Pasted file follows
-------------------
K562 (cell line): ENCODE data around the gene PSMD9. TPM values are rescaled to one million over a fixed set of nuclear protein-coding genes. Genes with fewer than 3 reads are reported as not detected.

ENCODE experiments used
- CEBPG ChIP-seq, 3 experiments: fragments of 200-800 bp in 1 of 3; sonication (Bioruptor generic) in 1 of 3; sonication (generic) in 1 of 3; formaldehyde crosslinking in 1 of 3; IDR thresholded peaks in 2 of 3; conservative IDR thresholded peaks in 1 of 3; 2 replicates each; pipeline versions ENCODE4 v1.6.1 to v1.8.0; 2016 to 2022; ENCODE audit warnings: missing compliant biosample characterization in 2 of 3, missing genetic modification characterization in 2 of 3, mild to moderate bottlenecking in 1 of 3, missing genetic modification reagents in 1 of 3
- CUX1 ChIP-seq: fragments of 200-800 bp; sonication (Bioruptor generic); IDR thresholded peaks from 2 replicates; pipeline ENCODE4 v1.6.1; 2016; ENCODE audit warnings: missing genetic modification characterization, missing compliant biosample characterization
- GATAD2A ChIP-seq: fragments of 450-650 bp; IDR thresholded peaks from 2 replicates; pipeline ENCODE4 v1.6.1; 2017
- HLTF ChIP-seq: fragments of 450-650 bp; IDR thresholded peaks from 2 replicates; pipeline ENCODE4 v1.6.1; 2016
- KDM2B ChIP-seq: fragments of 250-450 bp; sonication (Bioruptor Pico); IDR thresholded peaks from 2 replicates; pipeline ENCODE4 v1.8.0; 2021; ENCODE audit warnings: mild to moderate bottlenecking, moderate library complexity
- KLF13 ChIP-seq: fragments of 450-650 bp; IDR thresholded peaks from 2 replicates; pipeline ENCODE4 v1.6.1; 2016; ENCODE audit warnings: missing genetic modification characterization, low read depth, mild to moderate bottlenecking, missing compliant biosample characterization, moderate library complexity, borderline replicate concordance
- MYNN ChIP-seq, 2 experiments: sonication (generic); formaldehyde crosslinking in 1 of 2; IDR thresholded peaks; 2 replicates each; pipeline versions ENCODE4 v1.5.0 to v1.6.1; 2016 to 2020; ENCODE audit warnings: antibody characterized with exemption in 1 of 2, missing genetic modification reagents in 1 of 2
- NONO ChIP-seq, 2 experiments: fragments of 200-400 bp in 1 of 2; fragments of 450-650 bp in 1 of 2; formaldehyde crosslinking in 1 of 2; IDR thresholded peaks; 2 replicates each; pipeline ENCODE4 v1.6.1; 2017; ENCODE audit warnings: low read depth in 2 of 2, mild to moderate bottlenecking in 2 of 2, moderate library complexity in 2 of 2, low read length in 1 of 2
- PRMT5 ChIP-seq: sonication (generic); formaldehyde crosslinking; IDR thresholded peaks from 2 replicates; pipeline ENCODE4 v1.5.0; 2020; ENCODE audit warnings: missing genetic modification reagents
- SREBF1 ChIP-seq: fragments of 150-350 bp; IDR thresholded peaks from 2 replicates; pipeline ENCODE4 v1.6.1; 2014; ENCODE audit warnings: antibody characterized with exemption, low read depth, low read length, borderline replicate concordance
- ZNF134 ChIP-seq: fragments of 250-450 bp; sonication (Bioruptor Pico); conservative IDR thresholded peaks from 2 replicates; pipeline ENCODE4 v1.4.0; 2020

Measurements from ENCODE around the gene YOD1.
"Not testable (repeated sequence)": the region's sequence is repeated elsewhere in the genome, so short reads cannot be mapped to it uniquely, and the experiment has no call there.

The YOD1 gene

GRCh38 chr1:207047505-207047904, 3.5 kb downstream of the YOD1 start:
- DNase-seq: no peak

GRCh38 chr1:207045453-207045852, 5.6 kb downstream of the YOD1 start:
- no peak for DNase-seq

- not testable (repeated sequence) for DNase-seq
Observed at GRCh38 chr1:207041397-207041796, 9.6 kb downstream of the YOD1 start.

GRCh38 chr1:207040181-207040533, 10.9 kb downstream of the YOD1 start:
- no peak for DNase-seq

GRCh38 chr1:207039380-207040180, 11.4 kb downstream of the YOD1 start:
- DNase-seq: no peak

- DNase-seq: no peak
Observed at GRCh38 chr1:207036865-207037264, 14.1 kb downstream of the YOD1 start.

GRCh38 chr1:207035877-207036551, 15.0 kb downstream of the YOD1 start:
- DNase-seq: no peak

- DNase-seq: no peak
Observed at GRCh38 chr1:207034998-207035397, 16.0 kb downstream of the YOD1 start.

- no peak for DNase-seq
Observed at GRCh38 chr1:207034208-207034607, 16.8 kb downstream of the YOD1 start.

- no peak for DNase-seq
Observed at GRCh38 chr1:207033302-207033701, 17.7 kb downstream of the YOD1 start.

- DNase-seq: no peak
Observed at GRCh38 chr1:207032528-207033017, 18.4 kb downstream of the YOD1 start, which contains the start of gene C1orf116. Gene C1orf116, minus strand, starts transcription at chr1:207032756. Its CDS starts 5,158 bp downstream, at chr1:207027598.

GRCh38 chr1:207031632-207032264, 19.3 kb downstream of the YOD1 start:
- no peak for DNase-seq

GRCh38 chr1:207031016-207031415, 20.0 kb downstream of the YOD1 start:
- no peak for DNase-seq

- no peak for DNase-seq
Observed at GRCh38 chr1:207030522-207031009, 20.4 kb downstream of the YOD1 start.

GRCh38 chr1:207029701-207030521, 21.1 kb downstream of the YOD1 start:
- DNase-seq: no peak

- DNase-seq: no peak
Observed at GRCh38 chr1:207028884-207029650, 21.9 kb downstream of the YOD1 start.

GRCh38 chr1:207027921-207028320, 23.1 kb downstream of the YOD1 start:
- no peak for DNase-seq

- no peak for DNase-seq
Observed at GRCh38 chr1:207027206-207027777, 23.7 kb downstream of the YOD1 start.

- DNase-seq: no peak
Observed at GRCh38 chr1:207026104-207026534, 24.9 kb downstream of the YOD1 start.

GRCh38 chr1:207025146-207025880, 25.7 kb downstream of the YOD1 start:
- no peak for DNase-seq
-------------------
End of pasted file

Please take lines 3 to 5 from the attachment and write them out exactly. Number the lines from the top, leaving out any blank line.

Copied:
- CEBPG ChIP-seq, 3 experiments: fragments of 200-800 bp in 1 of 3; sonication (Bioruptor generic) in 1 of 3; sonication (generic) in 1 of 3; formaldehyde crosslinking in 1 of 3; IDR thresholded peaks in 2 of 3; conservative IDR thresholded peaks in 1 of 3; 2 replicates each; pipeline versions ENCODE4 v1.6.1 to v1.8.0; 2016 to 2022; ENCODE audit warnings: missing compliant biosample characterization in 2 of 3, missing genetic modification characterization in 2 of 3, mild to moderate bottlenecking in 1 of 3, missing genetic modification reagents in 1 of 3
- CUX1 ChIP-seq: fragments of 200-800 bp; sonication (Bioruptor generic); IDR thresholded peaks from 2 replicates; pipeline ENCODE4 v1.6.1; 2016; ENCODE audit warnings: missing genetic modification characterization, missing compliant biosample characterization
- GATAD2A ChIP-seq: fragments of 450-650 bp; IDR thresholded peaks from 2 replicates; pipeline ENCODE4 v1.6.1; 2017